SalesTech Star

Influencers vs. Ambassadors: What’s the Difference?

By Allon Caidar, CEO & Co-Founder, TVPage

Influencer marketing is nothing new. It has been around for years as many brands have tapped into celebrities – actors, musicians, athletes – to promote and sell their products. And while brands are still leveraging traditional influencers to help amass large followings, there’s a new kind of influencer emerging with a modern twist in service to long-term brand awareness and building genuine relationships with consumers –– online ambassadors.

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Since the nature of an “influencer” is to achieve the largest possible reach, growing their “brand” is where Influencers invest their time and energy. Influencers seek a celebrity status that is detached, by definition. However, brand ambassadors embody salespeople who have deeper interactions with audiences and build longer-lasting consumer loyalty.

In looking for the right brand representatives across social media and e-commerce platforms, brands should consider three important facts:

  • E-commerce is the primary medium that retailers are investing in for growth.
  • Consumers are seeking guidance, and expect to find this both offline and online.
  • Ads just aren’t as effective –– people buy from people, not from ads.

E-commerce is the new brick-and-mortar

Any store, ever since the invention of the retail industry, has had both salespeople and customers. As retail moves to a dominantly virtual world, the salesperson must be recreated online. The online ambassador is well-positioned to fill this void, and this has only been strengthened in a post-COVID-19 world.

The ongoing nature of an ambassador relationship is more akin to a sales associate relationship with customers, versus an influencer looking at a monetary value and then moving onto the next deal without building genuine connections. The pay structure for ambassadors can therefore lend itself to being very different than it is for influencers. If and to the extent possible, ambassadors would welcome being paid on a commission for every product they sell, and retailers would far prefer such a method. They understand that they are working for a brand and product in which they specialize, maintain expertise and are passionate about it. Influencers, on the other hand, are accustomed to demanding a fixed fee per effort, and then moving onto the next deal.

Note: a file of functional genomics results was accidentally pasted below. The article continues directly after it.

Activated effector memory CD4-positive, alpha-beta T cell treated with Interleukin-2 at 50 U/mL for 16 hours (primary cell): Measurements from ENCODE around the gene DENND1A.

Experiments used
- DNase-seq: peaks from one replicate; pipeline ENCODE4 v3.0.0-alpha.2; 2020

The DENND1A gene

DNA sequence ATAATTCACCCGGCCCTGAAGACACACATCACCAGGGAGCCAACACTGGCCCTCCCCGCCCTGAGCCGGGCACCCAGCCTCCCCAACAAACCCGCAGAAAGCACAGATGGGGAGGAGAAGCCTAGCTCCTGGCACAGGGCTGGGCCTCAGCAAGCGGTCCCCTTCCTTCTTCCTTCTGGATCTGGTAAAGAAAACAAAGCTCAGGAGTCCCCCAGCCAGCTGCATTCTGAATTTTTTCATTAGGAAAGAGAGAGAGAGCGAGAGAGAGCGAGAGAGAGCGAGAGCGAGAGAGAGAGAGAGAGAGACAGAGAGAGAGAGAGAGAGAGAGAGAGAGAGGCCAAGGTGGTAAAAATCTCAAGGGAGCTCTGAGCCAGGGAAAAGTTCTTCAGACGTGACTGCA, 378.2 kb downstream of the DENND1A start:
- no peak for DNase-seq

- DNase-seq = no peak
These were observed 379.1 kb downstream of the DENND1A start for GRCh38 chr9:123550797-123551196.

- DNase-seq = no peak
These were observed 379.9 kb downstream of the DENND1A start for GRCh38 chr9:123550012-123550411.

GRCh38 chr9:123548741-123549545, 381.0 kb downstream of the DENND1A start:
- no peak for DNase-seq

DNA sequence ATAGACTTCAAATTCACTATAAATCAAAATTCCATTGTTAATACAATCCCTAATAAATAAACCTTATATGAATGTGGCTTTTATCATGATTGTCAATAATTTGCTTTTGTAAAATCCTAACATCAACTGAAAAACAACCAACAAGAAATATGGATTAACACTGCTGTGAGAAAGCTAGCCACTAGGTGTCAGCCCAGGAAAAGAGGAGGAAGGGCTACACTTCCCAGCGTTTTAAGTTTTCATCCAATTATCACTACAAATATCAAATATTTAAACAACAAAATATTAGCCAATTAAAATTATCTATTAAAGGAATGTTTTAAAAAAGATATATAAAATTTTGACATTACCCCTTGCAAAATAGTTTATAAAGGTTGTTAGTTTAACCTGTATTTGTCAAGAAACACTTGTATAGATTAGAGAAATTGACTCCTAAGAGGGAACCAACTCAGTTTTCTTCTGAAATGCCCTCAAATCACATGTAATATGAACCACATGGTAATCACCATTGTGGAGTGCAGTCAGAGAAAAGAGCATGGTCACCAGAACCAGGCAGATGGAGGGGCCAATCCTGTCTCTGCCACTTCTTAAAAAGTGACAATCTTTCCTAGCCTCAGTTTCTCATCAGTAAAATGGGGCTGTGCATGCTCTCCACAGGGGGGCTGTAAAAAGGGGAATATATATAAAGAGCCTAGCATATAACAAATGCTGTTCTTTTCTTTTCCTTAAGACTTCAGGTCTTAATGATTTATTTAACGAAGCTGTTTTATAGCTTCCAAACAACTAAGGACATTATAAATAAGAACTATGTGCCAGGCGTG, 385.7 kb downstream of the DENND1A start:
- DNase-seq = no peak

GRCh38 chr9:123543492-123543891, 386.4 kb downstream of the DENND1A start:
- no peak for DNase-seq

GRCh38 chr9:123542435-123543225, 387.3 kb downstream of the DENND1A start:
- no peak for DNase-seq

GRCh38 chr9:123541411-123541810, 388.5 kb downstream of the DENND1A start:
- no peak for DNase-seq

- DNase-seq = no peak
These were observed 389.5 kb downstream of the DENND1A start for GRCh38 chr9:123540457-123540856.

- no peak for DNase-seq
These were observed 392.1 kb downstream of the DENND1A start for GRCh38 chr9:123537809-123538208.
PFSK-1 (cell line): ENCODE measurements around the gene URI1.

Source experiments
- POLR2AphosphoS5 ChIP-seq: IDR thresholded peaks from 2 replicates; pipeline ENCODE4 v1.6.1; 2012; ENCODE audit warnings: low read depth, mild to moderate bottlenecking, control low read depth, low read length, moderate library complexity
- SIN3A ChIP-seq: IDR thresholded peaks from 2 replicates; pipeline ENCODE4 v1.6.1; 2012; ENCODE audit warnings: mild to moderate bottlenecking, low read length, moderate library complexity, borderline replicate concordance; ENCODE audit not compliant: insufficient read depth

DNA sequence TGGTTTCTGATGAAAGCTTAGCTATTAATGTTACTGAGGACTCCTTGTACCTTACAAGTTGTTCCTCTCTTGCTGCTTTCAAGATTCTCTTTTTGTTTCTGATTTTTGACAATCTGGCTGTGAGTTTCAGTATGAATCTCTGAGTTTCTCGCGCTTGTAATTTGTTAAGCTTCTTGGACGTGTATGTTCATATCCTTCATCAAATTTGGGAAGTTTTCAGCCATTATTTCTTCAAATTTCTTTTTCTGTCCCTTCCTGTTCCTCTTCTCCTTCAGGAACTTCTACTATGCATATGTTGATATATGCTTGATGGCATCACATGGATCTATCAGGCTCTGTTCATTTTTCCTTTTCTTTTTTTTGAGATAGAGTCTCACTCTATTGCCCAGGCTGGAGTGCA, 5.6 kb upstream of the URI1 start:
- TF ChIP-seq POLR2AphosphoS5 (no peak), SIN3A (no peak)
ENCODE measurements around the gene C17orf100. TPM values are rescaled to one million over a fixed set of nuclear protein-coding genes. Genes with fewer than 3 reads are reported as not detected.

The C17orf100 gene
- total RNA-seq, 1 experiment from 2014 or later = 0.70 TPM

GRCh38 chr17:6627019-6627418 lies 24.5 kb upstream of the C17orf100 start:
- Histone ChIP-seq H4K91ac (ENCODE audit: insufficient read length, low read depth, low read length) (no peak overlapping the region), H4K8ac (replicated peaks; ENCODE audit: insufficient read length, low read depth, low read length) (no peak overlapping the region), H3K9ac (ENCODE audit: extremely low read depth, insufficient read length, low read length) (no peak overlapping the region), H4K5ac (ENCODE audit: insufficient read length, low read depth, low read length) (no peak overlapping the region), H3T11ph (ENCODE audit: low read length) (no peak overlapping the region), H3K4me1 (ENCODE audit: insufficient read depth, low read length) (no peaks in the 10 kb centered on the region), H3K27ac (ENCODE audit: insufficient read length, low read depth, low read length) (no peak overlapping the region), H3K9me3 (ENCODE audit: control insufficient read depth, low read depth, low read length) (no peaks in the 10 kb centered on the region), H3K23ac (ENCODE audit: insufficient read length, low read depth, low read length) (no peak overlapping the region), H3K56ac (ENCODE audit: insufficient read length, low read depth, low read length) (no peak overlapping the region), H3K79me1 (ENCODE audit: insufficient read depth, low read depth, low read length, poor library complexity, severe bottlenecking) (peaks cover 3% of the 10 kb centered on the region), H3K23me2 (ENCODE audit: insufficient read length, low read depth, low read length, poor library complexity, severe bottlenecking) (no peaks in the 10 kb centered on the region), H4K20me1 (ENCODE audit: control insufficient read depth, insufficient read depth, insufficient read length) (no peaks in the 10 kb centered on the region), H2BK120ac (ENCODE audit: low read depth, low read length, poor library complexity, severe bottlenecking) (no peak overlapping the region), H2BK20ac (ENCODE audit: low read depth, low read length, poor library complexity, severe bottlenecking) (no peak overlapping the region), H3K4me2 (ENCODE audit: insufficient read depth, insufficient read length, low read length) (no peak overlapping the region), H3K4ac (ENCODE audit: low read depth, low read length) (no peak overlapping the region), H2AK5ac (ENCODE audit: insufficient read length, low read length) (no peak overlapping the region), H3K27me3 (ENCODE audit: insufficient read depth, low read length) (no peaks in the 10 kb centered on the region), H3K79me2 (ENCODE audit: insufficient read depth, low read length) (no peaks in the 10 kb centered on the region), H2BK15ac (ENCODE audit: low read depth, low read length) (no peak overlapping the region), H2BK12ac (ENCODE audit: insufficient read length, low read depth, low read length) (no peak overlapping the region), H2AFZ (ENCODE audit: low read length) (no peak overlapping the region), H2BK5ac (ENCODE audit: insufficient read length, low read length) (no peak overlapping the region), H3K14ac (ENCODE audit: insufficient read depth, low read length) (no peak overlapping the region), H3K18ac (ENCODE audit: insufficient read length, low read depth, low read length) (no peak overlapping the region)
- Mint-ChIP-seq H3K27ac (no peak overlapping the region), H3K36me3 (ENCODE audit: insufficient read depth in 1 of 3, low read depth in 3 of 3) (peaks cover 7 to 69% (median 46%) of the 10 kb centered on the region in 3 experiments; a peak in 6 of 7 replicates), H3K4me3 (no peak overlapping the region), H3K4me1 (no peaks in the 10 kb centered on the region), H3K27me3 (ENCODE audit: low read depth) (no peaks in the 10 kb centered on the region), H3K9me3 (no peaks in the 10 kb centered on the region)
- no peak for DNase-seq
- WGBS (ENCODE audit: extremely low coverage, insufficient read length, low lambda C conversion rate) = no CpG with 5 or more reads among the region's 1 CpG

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Consumers seek guidance, both offline and online

When engaging in influencer marketing, brands are typically paying the going rate to share or “bid” for that “real estate” in front of the influencer’s consumers, along with any other brand that may be competing for that exposure. It is another form of advertising, pure and simple. Given their agenda to go wide and broad, influencers do not focus on creating a connection with the consumers who follow them. When a customer opens their Instagram account, or logs onto their Twitter, they want to see people behind products, not another sponsored placeholder.

People buy from people, not from ads

There is a need for people who can engage with consumers on social media in an authentic manner. Brands must communicate the power of their products through this medium.
In many ways, an ambassador is similar to an influencer, both wield online influence and use it to promote specific brands and the products they sell.

Ambassadors, however, are focused on the brand they represent, and their goals align with that brand. This creates a more human element to the experience. Ambassadors work closely with the brands they partner with on an ongoing basis. This allows them to learn about the products they represent and gain in-depth knowledge about their target audience. They are also incentivized to create genuine connections.

So how can brands create a winning ambassador program? Let’s look at the three key steps marketers should take to build a program that generates new substantial revenue:

  • Bring ambassadors into e-commerce stores through technology such as shoppable videos, virtual online shopping appointments and live virtual events.
  • Incentivize ambassadors with commission-based models and holistic engagement.
  • Track pay-outs and reporting from actual sales data on accounting-based auditing programs.

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Retailers who want to increase online sales while preserving and extending a current customer base should use people instead of advertisements. Online ambassadors are the salespeople of the future, and now is the time to enable them. Consumers today value authenticity and while an influencer program may still be part of the marketing mix, incorporating an ambassador-driven sales strategy will contribute to long-term brand loyalty and e-commerce success.